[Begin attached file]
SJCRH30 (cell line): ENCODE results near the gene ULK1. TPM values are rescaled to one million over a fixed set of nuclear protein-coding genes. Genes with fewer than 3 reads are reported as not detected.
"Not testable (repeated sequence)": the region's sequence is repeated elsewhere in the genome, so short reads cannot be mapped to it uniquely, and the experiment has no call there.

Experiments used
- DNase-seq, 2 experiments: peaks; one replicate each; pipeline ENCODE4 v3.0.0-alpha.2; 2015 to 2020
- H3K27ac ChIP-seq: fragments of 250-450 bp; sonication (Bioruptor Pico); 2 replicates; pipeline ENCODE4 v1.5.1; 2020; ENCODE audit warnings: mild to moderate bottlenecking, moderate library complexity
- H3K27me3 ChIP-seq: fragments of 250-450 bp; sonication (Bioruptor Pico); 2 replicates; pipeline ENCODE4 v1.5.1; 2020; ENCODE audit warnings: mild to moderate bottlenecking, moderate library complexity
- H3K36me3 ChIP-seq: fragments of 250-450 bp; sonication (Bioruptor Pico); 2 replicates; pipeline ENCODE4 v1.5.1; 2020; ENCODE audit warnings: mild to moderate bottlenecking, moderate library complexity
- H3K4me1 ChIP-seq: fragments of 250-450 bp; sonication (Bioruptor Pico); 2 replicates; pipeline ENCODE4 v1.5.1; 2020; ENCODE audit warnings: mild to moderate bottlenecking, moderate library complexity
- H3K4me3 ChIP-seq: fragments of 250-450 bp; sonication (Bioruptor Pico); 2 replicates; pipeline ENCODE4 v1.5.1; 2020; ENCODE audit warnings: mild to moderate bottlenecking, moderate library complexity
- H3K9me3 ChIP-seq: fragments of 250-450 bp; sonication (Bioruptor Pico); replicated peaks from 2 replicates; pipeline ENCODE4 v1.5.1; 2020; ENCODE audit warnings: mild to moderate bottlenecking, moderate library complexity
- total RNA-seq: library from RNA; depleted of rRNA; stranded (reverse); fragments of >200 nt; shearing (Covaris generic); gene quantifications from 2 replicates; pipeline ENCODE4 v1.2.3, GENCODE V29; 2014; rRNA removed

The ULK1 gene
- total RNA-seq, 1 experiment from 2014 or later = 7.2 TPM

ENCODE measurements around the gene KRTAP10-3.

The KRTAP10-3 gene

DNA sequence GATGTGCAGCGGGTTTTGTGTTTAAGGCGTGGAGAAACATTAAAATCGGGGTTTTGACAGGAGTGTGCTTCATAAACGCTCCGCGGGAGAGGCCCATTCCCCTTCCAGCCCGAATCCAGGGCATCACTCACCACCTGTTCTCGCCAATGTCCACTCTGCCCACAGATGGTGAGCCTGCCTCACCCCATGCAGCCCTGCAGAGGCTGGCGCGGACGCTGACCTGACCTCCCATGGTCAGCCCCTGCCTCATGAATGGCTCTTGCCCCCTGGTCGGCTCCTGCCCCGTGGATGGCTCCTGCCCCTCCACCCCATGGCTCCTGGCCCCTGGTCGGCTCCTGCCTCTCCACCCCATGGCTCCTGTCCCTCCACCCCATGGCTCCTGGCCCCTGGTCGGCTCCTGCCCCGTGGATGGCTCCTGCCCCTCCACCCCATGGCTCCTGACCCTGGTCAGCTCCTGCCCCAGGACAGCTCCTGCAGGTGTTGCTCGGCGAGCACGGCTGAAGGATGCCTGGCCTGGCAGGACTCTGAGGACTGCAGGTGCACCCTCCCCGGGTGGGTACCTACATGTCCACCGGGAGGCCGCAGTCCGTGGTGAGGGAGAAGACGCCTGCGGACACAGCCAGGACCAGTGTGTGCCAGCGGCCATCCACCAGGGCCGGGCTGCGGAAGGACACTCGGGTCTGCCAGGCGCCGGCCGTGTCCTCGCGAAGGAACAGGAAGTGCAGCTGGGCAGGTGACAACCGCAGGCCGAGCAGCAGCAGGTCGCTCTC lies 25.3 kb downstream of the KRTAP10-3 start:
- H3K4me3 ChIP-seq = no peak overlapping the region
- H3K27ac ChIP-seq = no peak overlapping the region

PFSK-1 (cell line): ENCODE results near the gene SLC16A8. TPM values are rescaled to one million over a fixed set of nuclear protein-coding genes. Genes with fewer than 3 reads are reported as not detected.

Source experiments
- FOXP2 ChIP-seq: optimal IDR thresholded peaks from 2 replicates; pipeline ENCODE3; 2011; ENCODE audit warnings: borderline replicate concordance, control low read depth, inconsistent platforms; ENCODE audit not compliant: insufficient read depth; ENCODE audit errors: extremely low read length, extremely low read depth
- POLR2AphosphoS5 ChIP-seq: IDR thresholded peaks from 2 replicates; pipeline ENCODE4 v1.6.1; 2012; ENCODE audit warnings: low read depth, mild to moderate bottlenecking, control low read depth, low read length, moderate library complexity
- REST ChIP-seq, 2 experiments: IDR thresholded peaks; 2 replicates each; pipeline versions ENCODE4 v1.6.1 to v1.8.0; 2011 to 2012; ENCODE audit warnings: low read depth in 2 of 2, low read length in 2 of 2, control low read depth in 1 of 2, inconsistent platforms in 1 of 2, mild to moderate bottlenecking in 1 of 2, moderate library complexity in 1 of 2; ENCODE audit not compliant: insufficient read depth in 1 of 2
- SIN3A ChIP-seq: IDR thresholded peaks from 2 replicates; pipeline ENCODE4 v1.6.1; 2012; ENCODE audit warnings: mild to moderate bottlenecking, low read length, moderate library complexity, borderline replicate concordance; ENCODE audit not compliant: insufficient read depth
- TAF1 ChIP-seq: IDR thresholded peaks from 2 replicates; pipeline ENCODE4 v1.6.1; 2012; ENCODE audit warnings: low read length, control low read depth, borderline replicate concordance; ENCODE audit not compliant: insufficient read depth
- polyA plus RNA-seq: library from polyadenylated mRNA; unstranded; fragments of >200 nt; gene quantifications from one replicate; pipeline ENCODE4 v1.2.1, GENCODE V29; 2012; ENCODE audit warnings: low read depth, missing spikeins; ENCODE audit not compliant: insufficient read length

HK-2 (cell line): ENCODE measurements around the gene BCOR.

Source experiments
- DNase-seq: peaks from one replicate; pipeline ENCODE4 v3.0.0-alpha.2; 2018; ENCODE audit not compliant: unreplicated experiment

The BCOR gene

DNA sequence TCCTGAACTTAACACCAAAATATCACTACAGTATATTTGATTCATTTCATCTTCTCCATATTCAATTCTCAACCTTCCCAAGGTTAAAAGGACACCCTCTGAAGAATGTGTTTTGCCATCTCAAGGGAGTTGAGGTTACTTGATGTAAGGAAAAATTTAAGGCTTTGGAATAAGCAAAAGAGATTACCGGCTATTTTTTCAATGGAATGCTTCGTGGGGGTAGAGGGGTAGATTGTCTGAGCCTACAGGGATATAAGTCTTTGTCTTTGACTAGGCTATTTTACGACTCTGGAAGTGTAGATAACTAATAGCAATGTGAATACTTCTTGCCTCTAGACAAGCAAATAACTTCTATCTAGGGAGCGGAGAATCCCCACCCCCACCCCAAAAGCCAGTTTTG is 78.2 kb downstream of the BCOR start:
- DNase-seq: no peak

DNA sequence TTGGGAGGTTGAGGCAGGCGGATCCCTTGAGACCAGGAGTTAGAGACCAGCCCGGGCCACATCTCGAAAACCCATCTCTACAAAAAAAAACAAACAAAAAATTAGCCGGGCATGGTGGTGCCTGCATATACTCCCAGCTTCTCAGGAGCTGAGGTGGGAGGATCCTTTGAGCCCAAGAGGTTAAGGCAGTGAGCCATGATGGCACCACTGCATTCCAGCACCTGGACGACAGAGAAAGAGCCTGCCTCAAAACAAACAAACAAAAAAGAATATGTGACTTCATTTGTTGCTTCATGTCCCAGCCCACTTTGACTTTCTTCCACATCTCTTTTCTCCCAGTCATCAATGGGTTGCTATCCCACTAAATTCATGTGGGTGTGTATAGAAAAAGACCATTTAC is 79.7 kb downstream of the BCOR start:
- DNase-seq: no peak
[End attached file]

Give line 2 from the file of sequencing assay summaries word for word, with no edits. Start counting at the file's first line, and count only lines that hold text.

"Not testable (repeated sequence)": the region's sequence is repeated elsewhere in the genome, so short reads cannot be mapped to it uniquely, and the experiment has no call there.